INSIDE:

NEWS/STORIES/ARTICLES
Book Reviews
Columns/Opinion/Cartoon
Films
International
National

NW/Local
Recipes
Special A.C.E. Stories

Sports
Online Paper (PDF)

CLASSIFIED SECTION
Bids & Public Notices

NW Job Market

NW RESOURCE GUIDE

Consulates
Organizations
Scholarships
Special Sections

Upcoming

The Asian Reporter 20th Annual Scholarship & Awards Banquet -
Thursday, April 26, 2018 

Asian Reporter Info

About Us

Advertising Info.

Contact Us
Subscription Info. & Back Issues

 

 

ASIA LINKS
Currency Exchange

Time Zones
More Asian Links

Copyright © 1990 - 2018
AR Home

 


Where EAST meets the Northwest

TOT TWIST. Pictured are baked Cauliflower Tots, a recipe by Katie Workman. (Lucy Beni via AP)

From The Asian Reporter, V28, #23 (December 3, 2018), page 13.

Cooking on deadline: Cauliflower Tots

By Katie Workman

The Associated Press

There is no question that cauliflower has been having a long, popular moment. I was already a cauliflower fan, even a cauliflower lover, mostly favoring sliced and broken chunks of cauliflower tossed with a generous amount of olive oil, sprinkled with a liberal amount of salt, and roasted to a deep caramelized brown in a fairly high oven. My family can eat a baking sheet of that before dinner even hits the table.

But geez, once people started realizing you could "rice" cauliflower ó e.g., chop it into tiny rice-sized pieces ó it blossomed into a true "thing." It can be used in stir fries, pizza crusts, risottos, meatloaves ó anywhere regular rice might appear, cauliflower is edging its way in.

Now, cauliflower is taking over your tater tot! The same general concept ó finely chopped and cooked cauliflower bits ó is showing up in the form of caulitots.

To start with, these are just plain delicious. (The cheese does not hurt.)

Second, they are just plain fun.

Third, if you are among those parents wondering how to get more vegetables into your kidsí bellies, you may have found a go-to solution.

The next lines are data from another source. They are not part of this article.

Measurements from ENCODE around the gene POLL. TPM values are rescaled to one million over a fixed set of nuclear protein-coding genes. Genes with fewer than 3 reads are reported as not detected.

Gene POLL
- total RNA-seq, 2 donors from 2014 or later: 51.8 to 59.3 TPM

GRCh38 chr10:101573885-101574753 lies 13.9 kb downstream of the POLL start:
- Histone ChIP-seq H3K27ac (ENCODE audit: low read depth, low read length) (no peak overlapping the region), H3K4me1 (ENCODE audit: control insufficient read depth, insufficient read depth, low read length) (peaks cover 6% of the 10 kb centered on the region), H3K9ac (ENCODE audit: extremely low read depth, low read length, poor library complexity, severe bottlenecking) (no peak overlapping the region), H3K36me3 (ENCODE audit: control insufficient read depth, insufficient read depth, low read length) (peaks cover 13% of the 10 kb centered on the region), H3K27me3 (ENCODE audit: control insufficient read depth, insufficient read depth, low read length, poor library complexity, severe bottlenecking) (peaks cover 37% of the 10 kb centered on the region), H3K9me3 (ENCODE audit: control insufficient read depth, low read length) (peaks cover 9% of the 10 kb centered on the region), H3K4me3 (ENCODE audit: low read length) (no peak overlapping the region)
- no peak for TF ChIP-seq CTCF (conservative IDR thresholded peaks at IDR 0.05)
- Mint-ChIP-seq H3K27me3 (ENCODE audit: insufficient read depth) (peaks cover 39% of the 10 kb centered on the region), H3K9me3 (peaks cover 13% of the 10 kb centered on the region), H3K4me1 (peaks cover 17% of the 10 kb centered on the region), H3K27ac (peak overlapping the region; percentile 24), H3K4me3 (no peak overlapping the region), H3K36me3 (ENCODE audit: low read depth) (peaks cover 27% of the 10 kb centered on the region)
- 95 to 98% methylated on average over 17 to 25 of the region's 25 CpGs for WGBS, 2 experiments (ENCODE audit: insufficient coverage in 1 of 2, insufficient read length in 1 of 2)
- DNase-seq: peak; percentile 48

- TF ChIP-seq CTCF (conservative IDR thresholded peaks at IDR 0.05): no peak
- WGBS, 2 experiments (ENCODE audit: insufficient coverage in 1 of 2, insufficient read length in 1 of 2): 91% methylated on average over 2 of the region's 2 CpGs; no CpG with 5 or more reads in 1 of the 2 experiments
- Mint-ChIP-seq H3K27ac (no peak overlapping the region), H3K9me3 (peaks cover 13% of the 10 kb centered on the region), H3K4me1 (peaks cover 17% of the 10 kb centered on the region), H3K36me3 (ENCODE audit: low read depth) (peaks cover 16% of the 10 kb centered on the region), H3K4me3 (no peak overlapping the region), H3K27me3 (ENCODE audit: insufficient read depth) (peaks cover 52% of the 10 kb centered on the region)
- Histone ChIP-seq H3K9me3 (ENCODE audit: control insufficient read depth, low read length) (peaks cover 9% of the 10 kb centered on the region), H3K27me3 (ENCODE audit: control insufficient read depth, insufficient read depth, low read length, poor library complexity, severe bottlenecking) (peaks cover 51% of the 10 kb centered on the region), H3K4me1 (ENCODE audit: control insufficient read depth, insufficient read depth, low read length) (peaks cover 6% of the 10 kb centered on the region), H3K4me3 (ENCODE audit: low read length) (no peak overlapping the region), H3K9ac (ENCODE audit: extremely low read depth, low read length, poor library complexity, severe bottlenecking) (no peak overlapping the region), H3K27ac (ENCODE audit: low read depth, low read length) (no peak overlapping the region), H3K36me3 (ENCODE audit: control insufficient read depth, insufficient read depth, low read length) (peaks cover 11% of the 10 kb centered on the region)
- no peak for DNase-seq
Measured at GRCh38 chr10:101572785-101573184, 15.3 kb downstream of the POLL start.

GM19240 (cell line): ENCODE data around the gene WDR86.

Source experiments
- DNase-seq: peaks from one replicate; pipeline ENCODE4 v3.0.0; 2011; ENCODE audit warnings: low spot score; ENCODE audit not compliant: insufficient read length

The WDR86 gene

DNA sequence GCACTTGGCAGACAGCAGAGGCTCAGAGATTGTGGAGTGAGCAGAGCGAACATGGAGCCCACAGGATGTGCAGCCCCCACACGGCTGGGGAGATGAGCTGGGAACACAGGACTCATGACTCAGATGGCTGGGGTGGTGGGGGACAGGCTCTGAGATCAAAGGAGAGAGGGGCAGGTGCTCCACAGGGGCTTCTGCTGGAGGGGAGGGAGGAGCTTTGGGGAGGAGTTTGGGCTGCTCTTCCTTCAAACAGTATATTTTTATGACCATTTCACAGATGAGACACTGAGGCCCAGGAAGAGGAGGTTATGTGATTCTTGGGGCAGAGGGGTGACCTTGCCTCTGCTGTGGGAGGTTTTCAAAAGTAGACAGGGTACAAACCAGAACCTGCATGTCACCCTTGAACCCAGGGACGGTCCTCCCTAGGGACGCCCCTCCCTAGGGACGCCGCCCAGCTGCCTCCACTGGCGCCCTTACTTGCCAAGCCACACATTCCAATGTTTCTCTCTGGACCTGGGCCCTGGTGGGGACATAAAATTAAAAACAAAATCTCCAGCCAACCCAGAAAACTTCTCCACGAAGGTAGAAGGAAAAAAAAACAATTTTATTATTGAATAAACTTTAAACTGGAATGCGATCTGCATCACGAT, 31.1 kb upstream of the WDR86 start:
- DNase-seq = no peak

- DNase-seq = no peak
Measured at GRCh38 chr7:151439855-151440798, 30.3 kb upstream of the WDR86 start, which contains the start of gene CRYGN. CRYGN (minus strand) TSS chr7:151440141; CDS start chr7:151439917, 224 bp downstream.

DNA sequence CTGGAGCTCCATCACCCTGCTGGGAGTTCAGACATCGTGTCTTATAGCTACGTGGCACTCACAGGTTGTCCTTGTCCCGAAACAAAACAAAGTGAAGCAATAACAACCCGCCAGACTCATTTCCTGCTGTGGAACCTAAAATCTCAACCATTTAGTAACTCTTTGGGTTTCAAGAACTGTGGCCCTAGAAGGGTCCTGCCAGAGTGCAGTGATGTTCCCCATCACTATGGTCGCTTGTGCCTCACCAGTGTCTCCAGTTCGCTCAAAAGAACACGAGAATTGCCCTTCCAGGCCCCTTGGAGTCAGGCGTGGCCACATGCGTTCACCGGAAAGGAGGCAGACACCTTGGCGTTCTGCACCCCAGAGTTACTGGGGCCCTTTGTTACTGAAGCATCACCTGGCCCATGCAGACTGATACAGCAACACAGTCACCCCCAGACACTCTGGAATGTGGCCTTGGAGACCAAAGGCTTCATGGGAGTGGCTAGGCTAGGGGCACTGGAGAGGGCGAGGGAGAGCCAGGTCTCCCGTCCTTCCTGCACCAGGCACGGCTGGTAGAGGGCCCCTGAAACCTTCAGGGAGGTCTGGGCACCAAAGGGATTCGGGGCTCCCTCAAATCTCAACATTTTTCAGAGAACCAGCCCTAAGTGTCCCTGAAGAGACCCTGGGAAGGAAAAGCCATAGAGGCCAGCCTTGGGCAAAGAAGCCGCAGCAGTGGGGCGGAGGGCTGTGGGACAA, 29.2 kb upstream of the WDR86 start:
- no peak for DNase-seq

You might even want to enlist a kid or two to help you form the tots.

Iíve included some variations Iím planning to add to the tots in the future: minced chives, chopped parsley, a pinch of garlic powder, or chili powder or paprika. But if you make them just as they are below, Iíll probably see you at the next Cauliflower Fan Club meeting.

Katie Workman has written two cookbooks focused on easy, family-friendly cooking, Dinner Solved! and The Mom 100 Cookbook.

* * *

Cauliflower Tots

Servings: 4 (about 16 tots)

Start to finish: 40 minutes

2 1/2 cups cauliflower florets

1 large egg

1/3 cup shredded cheddar cheese

1/4 cup grated Parmesan cheese

1/3 cup Panko breadcrumbs

Kosher salt and freshly ground pepper to taste

Preheat the oven to 400ļ Fahrenheit. Oil a baking sheet, or line with parchment paper, and set aside. Place the cauliflower florets with 1/2 cup of water in a medium saucepan, cover the pot, place over medium-high heat, and bring to a boil over high heat. Reduce the heat to medium-low and simmer until just tender, about 10 minutes. Drain and place the cauliflower in a food processor. Pulse the cauliflower until it is in very small pieces, essentially a grated, rice-like consistency.

Place the chopped cauliflower on a clean kitchen towel, roll it up, and twist and squeeze it over the kitchen sink until you have removed as much moisture from the cauliflower as possible.

Lightly beat the egg in a medium-size bowl. Mix in the cheddar, Parmesan, Panko, and salt and pepper. Add the cauliflower and stir to combine. Scoop out rounded tablespoons of the mixture, form them into cylindrical shapes, and place on the prepared baking sheet. Bake for about 20 minutes, until the caulitots are golden and firm. Serve hot.

Nutrition information per serving: 117 calories (53 calories from fat); 6 g fat (3 g saturated, 0 g trans fats); 68 mg cholesterol; 318 mg sodium; 9 g carbohydrate; 2 g fiber; 1 g sugar; 7 g protein.

* * *

Read the current issue of The Asian Reporter in its entirety!
Go to <www.asianreporter.com/completepaper.htm>!